Today we're announcing a new feature you may have noticed over the past few weeks! For a long time, emails about new posts or comments on PublicLab.org have been from an address called email@example.com -- how unfriendly! But it's because, unlike a mailing list, you couldn't just write a reply email. Remember this?
Now you can reply by email!
Thanks to amazing work by a number of Google Summer of Code fellows (#soc), but primarily by Naman Gupta, you can now just write back a reply email, as long as you're sending from the same email you're signed up with. (log in and check this here)
(This will work for any email you get from firstname.lastname@example.org that has a post id in the subject line, like this:
Title of the email (#1234) -- that's most of them!)
It's a new feature, so give it a try, and report back if you have any trouble!
This means that, soon enough, we will be relying more on the PublicLab.org website as a forum, rather than on our old Google Groups. To stay in touch with others working on topics you care about, be sure to SUBSCRIBE using the many prompts on the site, for example at the top of any topic page (linked to from your dashboard, or the front of PublicLab.org!):
Lots of changes & activity
You may have noticed a lot of changes on PublicLab.org recently -- this has been made possible by a dramatically growing community of software contributors, joining us through our new coding Welcome Page at code.publiclab.org, as well as through programs like Rails Girls, Outreachy, Google Summer of Code and Google Code-In -- and with support from the DIAL Open Source Center and the Schmidt Foundation's 11th Hour Project.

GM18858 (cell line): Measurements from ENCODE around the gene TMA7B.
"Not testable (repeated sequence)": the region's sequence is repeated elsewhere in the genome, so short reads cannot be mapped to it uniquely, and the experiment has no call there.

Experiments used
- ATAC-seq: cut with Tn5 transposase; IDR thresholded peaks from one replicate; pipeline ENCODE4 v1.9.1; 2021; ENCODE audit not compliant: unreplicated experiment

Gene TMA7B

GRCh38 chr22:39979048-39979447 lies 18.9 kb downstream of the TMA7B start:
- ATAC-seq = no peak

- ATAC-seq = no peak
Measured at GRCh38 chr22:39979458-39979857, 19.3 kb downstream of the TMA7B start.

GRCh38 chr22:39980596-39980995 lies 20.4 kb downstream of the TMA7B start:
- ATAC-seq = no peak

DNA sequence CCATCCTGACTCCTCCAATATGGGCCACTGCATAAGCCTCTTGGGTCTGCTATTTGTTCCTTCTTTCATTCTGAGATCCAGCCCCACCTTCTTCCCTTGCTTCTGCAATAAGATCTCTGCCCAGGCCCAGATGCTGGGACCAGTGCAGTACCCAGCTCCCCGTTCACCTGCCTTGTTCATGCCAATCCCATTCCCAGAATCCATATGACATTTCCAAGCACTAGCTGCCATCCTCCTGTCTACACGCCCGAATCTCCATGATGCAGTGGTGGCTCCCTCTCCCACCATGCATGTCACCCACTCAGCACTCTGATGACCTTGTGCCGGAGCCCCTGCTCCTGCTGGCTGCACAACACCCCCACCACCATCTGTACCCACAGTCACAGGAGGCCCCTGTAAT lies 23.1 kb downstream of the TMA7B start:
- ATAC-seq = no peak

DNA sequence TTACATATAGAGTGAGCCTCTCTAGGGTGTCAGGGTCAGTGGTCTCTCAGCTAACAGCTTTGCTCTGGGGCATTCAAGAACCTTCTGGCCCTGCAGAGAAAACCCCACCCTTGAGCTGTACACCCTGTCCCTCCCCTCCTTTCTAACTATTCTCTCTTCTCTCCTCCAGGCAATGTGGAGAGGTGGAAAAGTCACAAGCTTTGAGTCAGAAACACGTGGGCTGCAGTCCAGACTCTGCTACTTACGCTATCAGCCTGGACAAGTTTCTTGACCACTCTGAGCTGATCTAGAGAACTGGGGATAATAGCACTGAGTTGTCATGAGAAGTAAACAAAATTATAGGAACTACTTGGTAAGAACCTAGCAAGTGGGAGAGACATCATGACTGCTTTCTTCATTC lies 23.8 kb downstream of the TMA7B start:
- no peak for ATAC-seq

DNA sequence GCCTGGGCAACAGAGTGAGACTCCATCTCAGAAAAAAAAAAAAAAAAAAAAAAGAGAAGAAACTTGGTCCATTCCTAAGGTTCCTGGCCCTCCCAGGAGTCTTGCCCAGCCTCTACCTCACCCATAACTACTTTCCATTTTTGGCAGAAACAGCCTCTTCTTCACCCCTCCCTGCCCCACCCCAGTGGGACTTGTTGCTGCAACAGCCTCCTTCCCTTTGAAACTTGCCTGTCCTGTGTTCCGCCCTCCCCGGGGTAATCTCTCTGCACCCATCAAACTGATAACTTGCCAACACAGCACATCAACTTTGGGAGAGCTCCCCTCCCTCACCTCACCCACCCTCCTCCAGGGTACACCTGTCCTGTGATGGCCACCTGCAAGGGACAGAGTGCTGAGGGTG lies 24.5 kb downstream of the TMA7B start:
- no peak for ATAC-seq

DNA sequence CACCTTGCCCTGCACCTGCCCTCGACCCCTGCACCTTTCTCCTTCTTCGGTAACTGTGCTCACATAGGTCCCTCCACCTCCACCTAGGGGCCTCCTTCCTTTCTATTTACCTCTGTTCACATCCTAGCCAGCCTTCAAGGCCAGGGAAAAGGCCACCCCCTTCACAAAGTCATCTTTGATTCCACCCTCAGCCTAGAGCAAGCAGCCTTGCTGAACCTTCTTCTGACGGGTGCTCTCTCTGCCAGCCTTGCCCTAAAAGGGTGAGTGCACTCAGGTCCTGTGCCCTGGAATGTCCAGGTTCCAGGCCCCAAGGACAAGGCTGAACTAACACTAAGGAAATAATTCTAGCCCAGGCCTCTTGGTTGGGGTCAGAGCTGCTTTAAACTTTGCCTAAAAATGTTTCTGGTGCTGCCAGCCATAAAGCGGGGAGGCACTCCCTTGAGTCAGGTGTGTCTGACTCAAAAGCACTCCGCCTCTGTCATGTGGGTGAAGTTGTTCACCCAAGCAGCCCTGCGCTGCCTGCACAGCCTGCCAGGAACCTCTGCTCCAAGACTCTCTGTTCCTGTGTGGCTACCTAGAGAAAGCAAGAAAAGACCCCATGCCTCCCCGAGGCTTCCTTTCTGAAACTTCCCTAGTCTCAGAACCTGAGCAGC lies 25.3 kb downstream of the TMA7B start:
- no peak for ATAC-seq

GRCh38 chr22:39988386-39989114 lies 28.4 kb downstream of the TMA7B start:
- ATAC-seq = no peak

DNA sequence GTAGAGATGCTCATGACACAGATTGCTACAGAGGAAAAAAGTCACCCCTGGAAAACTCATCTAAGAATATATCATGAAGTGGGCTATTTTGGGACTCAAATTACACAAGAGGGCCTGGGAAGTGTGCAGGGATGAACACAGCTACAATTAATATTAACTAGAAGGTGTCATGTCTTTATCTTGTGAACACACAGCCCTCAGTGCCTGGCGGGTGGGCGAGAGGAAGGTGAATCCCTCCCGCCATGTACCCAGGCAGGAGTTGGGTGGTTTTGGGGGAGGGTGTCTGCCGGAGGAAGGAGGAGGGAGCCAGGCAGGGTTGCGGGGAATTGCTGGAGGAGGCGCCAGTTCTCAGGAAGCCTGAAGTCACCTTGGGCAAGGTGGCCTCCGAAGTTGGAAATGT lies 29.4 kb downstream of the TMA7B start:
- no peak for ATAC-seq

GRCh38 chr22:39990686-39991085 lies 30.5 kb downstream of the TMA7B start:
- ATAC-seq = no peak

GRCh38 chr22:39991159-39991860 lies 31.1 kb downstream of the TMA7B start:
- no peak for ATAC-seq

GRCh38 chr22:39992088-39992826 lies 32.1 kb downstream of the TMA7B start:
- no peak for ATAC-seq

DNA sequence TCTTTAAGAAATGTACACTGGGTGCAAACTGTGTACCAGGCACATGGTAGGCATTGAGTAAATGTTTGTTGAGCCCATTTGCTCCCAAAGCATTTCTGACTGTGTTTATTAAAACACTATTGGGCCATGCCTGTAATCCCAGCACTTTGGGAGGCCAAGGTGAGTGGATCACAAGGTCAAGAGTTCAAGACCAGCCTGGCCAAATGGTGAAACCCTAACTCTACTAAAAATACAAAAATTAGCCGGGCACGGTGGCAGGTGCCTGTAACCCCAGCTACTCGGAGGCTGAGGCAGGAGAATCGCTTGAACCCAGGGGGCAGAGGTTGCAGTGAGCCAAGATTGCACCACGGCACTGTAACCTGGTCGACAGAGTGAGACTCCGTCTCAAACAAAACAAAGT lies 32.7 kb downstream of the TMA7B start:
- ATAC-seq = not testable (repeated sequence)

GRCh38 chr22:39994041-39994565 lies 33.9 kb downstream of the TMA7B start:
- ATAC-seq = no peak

Hundreds of new people (see the bottom of code.publiclab.org) have started showing up to help fix bugs, implement new features, and help others in turn join in our efforts -- a very Public Lab spirit! And we've made serious efforts to reach out to and welcome members of groups that are under-represented in open source. You can read about our outreach work here. The result is that the collaboration systems we use across this community are getting refined and improved faster than ever!
Our code contributor community is built on a commitment to mutual benefit -- we can't create good software without welcoming in newcomers, and we are deeply invested in supporting contributors to learn new skills and grow as coders, designers, project leaders, and "cooperators". Unlike many open source communities, much of our capacity is aimed at helping people become proficient coders, and to learn and apply new skills.
But we also seek to change coding culture by recognizing how important communication, mutual support, and affirmative and welcoming tone are. As part of this, we seek to improve ourselves and help contributors learn how to support one another, welcome in a diverse and inclusive community, and build a more positive and equitable society by doing things a little differently.